November 28, 2008
Here’s the barrel pivot, it doesnt look like much yet but its nice and accurate and strong. It’s also spring loaded so when the actor flips the barrel lock the barrels will spring open allowing him to reload.
The pivot hinge is built onto the main aluminium part which holds the triggers, grip and barrel lock. The black piece is acrylic fixed to aluminium strips which make up body of the the hinge. There’s a spring above the hinge set into drilled channels and the hinge is shaped to stop at about 35-40 degrees off horizontal. This brings the barrels up nice and high for reloading whilst not so far as to look silly.
Now I have all the mechanics completed, I plan to start fleshing the thing out. This is the part where it starts to look like a gun instead if a bunch of parts, so it should begin to get interesting.
November 22, 2008
The trigger and barrel lock mechanisms are in place. All of this is aluminium for extra strength. Each part is spring loaded for good positive returns. Also, I want them to be repairable and replaceable so I’ve tapped threads where possible. All this takes a bit more time and effort than I’d like, but I think it’ll be worth it in the end.
A left side shot of the small trigger spring mechanism. It’s a very simple and gives 4-5mm travel, subtle but it will add realism during filming.
The Barrel locking lever. This is again spring loaded, it will grab onto the top part of the barrel when flipped back after loading. it needs to have a good amount of grab so the barrels don’t accidentally flip open when the gun is waved about. I’ll tweak the shape of the grabbing “tooth” once I have the barrel pivot built and the barrels fitted. I’m thinking about making the barrel pivot itself spring loaded so that it flips open when the lock lever is pressed, if it’s doable it should look pretty cool.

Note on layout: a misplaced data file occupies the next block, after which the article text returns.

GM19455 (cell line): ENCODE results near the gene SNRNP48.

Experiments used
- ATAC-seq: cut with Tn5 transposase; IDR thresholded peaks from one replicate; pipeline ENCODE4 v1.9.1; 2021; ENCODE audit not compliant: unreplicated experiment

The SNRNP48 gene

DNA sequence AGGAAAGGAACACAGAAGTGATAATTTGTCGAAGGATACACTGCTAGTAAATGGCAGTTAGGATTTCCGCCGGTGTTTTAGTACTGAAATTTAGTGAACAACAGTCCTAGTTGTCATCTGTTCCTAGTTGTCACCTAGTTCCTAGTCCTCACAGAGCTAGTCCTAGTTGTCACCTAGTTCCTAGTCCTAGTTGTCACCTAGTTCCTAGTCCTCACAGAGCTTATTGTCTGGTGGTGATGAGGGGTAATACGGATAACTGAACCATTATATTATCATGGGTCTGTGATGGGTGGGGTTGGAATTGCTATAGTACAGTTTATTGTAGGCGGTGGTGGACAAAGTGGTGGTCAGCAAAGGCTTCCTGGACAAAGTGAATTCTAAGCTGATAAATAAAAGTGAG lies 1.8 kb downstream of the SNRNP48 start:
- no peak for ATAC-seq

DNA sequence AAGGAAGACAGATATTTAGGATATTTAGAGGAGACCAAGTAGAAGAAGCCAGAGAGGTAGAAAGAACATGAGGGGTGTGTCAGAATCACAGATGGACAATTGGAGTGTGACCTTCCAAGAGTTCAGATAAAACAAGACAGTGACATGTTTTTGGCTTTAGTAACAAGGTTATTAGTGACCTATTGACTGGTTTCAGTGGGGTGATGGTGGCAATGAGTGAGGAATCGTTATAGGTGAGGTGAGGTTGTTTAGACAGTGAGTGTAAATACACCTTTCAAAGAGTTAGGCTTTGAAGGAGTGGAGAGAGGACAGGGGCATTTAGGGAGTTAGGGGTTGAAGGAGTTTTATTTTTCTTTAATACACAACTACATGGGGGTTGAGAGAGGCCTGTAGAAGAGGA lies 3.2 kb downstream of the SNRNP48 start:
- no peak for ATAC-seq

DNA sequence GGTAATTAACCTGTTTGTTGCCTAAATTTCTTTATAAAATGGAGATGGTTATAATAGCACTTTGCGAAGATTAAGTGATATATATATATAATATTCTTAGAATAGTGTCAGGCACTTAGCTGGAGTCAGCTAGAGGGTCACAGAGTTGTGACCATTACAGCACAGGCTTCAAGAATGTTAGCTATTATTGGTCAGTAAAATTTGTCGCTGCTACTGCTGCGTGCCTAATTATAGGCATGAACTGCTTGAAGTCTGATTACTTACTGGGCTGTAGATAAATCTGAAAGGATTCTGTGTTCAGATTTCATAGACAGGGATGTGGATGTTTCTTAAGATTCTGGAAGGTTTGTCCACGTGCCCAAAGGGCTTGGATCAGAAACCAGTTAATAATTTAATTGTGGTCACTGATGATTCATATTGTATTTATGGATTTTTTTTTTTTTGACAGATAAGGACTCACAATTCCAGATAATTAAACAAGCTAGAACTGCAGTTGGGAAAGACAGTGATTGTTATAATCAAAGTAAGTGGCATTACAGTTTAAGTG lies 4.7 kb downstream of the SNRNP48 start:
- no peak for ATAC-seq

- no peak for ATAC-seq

We’ll find out if that’s possible in the next instalment…
November 10, 2008
The triggers are now made as is the inner part of the grip. I’m happy to have the aluminium parts done. They take twice as long as acrylic to shape and get very hot when using grinding/shaping bits on them, meaning I have to drop them in a bowl of water every so often.
With them out the way I can focus on the grip parts and get the barrel lock and pivot built, then it should be a case of bringing it all together and doing the aesthetics.
I’m planning to build with screws and fixings wherever possible and try to keep the glue to a minimum so the whole thing can be disassembled/reassembled later (in case repairs or modifications are needed).
November 2, 2008
Ive been working on the main internal part (I’m calling it the trigger piece) of the pistol.
Ive built this from 6mm aluminium both for strength and because I want the trigger guard to be real silver coloured metal.
The pistol needs to be quite rigid around this area for a few reasons; this part has the barrel pivot mechanism attached and I’d like the actor to be able to flip open the barrels with a wrist flick. Also the barrel lock will be attached to this piece and that needs to be a good positive lock. In addition, the trigger piece holds the trigger mechanisms and is also the main bit connecting the grip to the barrels. So it needs to be sturdy.
Its a pretty good copy from my drawing.
I make a copy of my drawing then spray-glue that to the 6mm ally stock and start shaping: First with scroll saw, then handsaw for the tight bits, then clean it up with files, grinder and dremmel, then wet and dry it to a manufactured looking finish.
I’m glad its only aluminium and not steel, final shaping with needle files is a real chore after the first hour.
From here, I can begin to build the grip area, triggers and the barrel pivot and lock. I think I’ll shape the triggers first (which will be ally) meaning the major metal shaping parts will be out the way, phew.